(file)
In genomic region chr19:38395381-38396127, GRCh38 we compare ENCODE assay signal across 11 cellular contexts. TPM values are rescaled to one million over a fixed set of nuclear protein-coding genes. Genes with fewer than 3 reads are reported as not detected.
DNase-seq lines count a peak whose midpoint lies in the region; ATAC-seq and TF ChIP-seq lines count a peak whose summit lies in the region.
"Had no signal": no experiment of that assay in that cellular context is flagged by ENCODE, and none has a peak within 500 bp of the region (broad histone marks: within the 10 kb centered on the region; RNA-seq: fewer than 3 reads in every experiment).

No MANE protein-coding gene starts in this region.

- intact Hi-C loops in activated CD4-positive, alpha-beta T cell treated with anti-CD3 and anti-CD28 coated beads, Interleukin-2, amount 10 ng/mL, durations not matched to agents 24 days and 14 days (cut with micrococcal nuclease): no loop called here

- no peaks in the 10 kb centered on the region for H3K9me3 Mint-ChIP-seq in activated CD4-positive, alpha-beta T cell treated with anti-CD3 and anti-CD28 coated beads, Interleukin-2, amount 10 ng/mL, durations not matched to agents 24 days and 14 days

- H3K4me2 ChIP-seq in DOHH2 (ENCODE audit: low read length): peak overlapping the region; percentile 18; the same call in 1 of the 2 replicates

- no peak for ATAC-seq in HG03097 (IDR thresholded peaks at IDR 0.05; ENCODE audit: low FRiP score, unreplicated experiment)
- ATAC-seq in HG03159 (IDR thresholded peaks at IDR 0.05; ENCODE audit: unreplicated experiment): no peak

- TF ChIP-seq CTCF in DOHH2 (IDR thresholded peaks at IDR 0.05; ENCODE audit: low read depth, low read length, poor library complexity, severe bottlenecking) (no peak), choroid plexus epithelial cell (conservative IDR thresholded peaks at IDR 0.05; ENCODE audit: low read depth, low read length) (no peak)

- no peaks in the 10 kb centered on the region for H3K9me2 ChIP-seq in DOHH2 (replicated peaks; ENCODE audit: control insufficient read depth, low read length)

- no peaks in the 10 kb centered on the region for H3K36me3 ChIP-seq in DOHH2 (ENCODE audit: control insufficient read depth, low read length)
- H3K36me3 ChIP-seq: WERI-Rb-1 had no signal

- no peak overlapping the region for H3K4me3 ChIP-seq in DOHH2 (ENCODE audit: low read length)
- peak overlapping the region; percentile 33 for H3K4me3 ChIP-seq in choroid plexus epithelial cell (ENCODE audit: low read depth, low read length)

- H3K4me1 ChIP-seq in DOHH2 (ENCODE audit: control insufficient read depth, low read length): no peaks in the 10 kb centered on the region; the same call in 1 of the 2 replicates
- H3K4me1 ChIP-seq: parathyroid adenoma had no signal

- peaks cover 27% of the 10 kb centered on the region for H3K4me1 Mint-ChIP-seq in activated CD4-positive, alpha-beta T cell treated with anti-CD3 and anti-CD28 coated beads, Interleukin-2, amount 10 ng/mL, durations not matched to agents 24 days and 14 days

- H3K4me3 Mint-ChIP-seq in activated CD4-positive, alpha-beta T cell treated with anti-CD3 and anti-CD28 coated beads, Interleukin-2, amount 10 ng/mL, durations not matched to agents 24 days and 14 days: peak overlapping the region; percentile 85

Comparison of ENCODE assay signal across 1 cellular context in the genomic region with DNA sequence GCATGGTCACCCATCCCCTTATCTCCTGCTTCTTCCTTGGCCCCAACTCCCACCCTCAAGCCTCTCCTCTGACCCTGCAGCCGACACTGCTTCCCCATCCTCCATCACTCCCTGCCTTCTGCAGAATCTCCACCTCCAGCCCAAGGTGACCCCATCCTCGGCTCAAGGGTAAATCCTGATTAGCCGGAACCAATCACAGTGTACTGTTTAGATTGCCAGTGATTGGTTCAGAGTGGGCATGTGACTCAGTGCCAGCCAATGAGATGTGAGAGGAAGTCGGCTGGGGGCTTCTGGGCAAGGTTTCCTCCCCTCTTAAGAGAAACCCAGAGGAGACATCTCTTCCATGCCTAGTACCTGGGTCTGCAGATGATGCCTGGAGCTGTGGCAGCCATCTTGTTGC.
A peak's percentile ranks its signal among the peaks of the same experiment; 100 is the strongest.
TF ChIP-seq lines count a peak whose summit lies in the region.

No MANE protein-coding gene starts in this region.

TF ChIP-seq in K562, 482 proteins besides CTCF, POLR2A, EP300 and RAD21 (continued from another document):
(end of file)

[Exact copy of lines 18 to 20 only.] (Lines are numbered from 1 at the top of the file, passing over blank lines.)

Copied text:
- peaks cover 27% of the 10 kb centered on the region for H3K4me1 Mint-ChIP-seq in activated CD4-positive, alpha-beta T cell treated with anti-CD3 and anti-CD28 coated beads, Interleukin-2, amount 10 ng/mL, durations not matched to agents 24 days and 14 days

- H3K4me3 Mint-ChIP-seq in activated CD4-positive, alpha-beta T cell treated with anti-CD3 and anti-CD28 coated beads, Interleukin-2, amount 10 ng/mL, durations not matched to agents 24 days and 14 days: peak overlapping the region; percentile 85

Comparison of ENCODE assay signal across 1 cellular context in the genomic region with DNA sequence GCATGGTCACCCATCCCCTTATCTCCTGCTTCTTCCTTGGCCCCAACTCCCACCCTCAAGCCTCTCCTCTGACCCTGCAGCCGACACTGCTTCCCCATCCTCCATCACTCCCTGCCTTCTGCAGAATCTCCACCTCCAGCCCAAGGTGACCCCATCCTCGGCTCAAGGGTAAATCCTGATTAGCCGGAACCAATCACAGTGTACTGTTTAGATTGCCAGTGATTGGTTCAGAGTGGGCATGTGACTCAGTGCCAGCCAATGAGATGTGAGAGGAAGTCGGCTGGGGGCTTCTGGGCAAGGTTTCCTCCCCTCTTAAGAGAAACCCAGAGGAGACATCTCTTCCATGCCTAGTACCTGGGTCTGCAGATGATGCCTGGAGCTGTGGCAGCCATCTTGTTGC.